Socialist Worker

LETTERS—Don’t stand apart or sneer at canvassing for Labour

Issue No. 2683

Getting the Labour vote out in Pudsey

Getting the Labour vote out in Pudsey (Pic: Momentum/Twitter)


I agree with your editorial that campaigners and canvassers should not see people just as “objects of a campaign to get them to vote” (WhatsApp to Victory? 20 November).

But many of us are in fact seeking encouraging people to see the need to “transform society for themselves”.

In campaigning on the streets for Labour, people I speak to understand the need to get more involved themselves, whatever the outcome of the election.

This approach has already led me to recruit 3 people to become union reps.

I think it’s a shame that Socialist Worker isn’t campaigning and canvassing for the Labour Party. There really isn’t any difference between saying vote Labour in your paper, putting a poster in your window or telling your friends to vote Labour, and campaigning with the Labour Party to tell your neighbours to vote Labour.

The latter allows the wider arguments about how to transform society to be heard much more.

Dave Jones

Brighton

  • Your editorial made the wrong criticisms of Momentum and jars with the rest of the paper.

Why scoff at bike-riding 20-30 somethings using their online skills to push forward the Labour election campaign? Of course canvassing is not enough, but for many it is an extension of their current political activity. For some it is a first taste of political activity and can lead them to become tomorrow’s broader activists.

There are criticisms of Momentum. One is its strategy of directing almost all resources away from safe Labour seats into marginals.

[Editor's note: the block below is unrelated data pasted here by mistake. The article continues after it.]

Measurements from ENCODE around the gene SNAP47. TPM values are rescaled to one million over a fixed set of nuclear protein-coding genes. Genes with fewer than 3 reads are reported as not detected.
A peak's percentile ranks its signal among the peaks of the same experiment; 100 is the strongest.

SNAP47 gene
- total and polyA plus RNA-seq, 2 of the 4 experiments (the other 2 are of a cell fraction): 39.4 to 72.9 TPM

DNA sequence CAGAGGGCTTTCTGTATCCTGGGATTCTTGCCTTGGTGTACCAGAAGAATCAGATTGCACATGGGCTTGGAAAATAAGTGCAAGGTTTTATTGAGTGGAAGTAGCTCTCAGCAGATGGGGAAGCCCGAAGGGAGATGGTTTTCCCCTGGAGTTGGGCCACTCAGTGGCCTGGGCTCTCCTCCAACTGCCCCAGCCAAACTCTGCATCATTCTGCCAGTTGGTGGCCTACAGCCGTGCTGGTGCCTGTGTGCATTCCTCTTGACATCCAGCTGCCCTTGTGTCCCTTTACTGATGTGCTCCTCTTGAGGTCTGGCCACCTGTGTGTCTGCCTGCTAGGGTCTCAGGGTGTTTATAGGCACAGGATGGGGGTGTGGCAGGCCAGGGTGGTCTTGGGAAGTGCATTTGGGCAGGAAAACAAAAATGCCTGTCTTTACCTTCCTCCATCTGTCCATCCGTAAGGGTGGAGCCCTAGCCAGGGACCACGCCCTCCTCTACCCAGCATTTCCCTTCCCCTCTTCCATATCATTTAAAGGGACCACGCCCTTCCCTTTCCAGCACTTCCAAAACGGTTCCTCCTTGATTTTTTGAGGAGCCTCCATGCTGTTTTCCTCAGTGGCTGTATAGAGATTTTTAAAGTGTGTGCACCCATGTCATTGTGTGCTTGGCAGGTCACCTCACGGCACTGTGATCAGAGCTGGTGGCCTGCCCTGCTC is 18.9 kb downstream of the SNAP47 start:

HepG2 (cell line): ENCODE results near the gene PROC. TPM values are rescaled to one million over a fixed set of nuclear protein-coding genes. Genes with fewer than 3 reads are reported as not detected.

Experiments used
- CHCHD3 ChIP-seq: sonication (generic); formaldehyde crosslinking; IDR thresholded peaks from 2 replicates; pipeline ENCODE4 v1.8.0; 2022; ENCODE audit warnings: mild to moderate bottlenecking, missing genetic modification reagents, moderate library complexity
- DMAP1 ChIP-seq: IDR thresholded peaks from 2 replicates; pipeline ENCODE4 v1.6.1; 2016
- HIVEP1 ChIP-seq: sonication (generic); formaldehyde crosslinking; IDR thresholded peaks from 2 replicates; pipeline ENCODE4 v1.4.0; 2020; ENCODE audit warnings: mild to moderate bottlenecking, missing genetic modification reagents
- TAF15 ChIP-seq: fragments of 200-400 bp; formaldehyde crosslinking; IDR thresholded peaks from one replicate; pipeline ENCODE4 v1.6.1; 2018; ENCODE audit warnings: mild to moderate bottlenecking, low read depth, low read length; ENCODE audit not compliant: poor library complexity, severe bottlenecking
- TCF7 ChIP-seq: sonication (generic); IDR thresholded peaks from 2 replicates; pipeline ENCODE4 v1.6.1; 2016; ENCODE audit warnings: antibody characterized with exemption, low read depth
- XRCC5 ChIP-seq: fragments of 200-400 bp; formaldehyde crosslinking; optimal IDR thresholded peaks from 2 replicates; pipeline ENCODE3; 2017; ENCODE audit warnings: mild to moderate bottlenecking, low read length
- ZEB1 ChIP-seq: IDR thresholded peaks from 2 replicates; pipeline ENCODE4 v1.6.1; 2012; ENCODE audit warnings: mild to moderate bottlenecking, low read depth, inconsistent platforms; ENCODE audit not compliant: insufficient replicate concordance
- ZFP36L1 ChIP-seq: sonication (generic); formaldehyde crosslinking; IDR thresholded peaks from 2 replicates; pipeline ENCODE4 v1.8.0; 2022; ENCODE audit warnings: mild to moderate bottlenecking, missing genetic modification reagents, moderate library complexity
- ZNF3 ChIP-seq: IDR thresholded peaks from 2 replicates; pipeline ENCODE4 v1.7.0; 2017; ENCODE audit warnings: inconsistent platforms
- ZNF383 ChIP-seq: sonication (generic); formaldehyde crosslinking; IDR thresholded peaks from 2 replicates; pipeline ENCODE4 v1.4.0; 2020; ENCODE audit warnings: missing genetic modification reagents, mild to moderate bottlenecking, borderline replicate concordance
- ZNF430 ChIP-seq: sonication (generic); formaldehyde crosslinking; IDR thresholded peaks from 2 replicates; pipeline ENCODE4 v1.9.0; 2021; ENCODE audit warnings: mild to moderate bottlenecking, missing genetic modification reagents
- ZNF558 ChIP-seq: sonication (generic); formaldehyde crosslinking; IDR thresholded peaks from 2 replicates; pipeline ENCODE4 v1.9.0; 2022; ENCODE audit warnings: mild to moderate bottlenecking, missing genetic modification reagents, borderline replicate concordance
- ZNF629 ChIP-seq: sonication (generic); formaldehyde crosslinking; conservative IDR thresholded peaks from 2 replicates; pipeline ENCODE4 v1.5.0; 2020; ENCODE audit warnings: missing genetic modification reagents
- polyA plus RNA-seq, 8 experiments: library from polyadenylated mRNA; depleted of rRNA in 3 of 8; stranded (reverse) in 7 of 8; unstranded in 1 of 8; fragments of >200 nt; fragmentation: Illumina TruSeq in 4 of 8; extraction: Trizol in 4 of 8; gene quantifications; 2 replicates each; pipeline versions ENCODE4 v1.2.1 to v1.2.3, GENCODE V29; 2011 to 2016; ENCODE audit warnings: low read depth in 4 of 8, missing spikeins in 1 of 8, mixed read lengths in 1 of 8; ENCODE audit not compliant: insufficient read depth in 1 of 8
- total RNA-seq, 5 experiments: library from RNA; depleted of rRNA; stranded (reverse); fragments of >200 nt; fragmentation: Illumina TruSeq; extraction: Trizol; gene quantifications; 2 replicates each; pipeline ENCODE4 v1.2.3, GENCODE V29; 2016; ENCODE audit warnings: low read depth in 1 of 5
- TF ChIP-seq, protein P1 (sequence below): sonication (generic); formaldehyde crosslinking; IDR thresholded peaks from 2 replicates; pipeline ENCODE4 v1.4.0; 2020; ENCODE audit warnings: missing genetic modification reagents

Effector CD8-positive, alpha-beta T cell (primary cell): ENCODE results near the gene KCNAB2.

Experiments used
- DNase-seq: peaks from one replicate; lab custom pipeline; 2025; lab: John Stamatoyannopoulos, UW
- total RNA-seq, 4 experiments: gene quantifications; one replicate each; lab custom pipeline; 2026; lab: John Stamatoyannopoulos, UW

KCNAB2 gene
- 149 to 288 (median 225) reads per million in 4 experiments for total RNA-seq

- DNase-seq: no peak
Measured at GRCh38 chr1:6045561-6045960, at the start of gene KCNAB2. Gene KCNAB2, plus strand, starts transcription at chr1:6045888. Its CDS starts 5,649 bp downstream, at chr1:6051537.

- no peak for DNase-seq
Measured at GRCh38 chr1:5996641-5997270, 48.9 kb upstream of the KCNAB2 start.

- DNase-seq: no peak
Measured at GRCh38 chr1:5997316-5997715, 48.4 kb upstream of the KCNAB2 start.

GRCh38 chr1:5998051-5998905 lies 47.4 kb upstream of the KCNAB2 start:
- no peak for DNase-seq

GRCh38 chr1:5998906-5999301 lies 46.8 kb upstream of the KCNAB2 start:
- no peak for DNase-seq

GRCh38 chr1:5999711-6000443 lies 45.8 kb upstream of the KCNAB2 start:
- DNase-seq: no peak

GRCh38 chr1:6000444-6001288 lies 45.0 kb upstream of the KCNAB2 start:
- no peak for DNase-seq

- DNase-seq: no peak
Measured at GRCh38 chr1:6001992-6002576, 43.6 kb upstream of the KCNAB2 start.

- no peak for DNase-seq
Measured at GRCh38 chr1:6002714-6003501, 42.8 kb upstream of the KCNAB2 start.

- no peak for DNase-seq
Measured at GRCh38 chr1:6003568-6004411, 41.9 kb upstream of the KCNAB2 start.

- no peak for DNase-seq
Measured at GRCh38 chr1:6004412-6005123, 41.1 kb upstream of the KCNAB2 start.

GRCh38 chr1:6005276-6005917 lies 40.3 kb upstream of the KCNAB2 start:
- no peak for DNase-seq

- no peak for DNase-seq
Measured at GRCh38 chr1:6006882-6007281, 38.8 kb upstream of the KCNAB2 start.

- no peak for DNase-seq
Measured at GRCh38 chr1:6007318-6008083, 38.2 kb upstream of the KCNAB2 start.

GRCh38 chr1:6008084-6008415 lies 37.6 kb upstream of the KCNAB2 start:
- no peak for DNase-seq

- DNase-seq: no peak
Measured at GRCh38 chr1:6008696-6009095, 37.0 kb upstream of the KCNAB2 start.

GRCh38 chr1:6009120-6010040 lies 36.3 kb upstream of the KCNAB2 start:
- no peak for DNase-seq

Whether Corbyn wins or loses, the battle for the future will depend on mass mobilisations and strikes by workers in Labour voting heartlands.

We know getting Corbyn elected will just be the start, but you don’t win people to the fight to come by sneering at them now.

Mike Simons

East London


Kick out Tories to save NHS

A couple of years ago I slipped and fell causing a hairline fracture in my right thigh bone. This was daytime.

I was taken to hospital where I was X-rayed then put on a trolley as there were no beds available.

And on that trolley I remained all night in incredible discomfort with merely a blanket, no pillow and no food.

A sandwich came eventually.

I kept being told all night that a bed would soon be free but none was available all night long.

This was a large hospital—the Manchester Royal Infirmary.

Staff do their best. But the closure of wards and loss of beds as well as staff make their job near impossible.

It’s time to get this rotten government out, as they are responsible for this crisis in our NHS.

A vote for Labour could reverse some of this horror.

Andy Coles

Manchester

  • I am a Staff Nurse in the NHS.

I have worked in the NHS since 1984.

I am so proud and passionate about our NHS—the jewel in our crown.

I also remember my lovely grandparents telling me what it was like before the NHS was created.